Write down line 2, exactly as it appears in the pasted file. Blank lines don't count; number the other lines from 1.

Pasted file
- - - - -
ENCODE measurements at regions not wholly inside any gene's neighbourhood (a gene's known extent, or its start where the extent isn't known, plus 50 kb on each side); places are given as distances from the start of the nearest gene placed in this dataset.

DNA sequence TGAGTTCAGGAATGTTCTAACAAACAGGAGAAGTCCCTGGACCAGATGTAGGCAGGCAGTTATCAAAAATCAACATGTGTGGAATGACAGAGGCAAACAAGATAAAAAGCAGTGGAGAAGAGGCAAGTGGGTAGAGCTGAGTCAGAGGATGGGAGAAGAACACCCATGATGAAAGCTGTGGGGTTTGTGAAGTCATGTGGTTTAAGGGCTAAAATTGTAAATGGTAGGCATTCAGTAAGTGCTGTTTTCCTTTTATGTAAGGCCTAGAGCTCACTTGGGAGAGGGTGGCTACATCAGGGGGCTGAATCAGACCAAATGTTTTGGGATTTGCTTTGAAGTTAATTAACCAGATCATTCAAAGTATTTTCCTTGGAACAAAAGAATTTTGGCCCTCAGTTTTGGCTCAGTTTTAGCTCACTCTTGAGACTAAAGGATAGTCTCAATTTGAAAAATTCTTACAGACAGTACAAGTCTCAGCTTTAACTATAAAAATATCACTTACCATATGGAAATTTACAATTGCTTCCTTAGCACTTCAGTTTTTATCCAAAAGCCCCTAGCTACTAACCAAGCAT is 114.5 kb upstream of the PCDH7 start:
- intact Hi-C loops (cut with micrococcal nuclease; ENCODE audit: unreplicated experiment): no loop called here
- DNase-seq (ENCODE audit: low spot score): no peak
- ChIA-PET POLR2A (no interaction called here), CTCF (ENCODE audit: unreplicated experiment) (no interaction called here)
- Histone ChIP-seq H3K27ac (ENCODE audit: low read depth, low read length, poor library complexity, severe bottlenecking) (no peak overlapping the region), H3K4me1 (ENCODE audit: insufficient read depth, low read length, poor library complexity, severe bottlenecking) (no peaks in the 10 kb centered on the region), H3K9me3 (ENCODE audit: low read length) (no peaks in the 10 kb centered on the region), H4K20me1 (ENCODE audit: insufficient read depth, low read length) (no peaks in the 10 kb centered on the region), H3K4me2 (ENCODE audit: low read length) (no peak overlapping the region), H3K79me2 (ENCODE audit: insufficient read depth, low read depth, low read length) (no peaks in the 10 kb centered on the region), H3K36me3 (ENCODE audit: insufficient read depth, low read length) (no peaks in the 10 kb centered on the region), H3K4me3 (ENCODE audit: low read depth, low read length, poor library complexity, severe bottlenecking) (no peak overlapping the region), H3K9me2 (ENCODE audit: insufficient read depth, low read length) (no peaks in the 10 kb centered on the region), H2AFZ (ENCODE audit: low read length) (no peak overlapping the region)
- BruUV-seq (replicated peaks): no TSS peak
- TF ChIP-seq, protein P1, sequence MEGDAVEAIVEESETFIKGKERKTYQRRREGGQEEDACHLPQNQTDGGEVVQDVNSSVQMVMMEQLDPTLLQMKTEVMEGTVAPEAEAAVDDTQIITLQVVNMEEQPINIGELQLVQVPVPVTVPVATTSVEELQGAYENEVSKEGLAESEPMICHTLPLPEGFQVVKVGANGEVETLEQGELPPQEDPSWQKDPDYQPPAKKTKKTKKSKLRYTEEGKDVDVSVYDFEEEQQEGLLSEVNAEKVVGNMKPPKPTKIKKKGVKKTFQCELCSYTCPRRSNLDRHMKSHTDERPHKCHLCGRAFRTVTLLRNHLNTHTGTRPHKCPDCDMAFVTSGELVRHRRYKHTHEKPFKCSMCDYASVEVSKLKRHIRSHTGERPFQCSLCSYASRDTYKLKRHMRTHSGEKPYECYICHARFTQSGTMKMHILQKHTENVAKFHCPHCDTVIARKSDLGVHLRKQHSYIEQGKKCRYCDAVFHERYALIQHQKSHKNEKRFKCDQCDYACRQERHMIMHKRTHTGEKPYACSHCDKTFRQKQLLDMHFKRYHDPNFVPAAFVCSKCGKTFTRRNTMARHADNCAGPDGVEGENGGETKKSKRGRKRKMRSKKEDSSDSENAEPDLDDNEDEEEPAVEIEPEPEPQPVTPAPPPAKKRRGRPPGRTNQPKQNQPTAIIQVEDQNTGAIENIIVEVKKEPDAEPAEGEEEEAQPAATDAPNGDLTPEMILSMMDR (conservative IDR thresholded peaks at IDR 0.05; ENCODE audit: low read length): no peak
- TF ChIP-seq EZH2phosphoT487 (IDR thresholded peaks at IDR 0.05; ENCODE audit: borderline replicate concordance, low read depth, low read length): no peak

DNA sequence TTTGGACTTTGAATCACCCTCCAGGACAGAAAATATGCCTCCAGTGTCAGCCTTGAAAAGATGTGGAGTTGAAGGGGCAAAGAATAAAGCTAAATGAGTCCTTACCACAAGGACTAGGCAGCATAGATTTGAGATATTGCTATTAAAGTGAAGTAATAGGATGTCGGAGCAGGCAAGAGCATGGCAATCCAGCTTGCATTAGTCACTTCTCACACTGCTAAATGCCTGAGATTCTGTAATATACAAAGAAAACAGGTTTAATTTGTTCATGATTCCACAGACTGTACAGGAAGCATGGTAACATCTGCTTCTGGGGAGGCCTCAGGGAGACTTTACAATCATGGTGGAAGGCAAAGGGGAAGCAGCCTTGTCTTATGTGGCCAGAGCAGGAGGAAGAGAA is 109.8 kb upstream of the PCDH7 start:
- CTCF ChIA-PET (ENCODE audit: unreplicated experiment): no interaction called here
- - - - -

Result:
DNA sequence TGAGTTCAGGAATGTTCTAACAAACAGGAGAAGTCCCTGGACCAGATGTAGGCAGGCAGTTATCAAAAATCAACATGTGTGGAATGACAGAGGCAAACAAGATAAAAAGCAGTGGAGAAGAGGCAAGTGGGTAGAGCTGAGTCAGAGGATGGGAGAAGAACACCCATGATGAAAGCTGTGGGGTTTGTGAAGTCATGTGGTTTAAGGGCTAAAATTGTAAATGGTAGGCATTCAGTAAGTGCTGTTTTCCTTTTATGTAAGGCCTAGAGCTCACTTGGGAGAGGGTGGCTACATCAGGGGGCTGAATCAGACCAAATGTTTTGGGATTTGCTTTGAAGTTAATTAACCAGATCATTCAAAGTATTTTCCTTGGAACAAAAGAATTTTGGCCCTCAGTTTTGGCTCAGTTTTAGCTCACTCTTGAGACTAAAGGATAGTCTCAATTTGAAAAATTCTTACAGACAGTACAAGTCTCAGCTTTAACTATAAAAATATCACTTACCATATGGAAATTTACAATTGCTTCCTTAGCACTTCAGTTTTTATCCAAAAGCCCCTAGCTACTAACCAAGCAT is 114.5 kb upstream of the PCDH7 start: